Tuesday, June 16, 2009

Design Writing Roundup

Interviewed by Ellen Lupton at Design Observer.

David Barringer’s book, There’s Nothing Funny About Design (Princeton Architectural Press, 2009) is actually very funny. This collection of new and revised essays presents the graphic design world with a kick in the literary pants. Barringer’s writing is bluntly personal yet rarely narcissistic; his prose often bristles with the excitement of an angry porcupine, yet it’s always grounded in rigorous thinking. No one else in our field is producing writing quite like this. As a self-taught designer, freelance writer, and work-at-home dad, Barringer is both an insider and outsider to the design discourse. He makes sense of what designers do and then takes us apart with his needle-sharp verbal tools. The conversation that follows was conducted via e-mail over a three-day period. "

I'm A Modern Graphic Designer," a poem at Design Taxi.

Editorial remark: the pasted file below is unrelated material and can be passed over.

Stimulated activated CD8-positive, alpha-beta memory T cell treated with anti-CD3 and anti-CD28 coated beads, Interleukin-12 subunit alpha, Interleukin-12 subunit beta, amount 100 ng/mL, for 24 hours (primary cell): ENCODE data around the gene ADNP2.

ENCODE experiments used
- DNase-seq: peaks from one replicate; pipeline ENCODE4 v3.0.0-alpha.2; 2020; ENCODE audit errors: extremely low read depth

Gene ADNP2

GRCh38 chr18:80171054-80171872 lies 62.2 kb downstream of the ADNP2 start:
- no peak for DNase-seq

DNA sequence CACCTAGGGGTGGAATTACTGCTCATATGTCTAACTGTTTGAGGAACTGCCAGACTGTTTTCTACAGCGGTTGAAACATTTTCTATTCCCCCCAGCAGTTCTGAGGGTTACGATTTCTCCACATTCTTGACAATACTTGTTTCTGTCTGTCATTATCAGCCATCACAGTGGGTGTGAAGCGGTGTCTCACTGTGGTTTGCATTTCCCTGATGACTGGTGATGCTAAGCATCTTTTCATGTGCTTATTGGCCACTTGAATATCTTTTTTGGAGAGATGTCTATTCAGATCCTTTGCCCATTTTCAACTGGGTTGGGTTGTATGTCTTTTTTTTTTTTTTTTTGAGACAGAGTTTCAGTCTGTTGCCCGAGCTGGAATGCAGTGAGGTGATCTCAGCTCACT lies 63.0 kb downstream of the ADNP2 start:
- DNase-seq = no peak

I’m a modern graphic designer,

Wireless, witty, astute.

I show the world how to see itself.

And all this without a suit.

When The Future Was Young, and the Cars Could Fly," an interview with Brett Snyder at Voice.

arly concept cars were drawn by designers and illustrators who entered the industry as youthful pioneers. Optimistic and in their 20s, they started work in Detroit beginning in the Depression, with a resurgence of activity just after World War II. Think of the guys from Mad Men, but younger and with cars on their minds, drafting in their shirtsleeves in America’s very first styling studios."

No comments: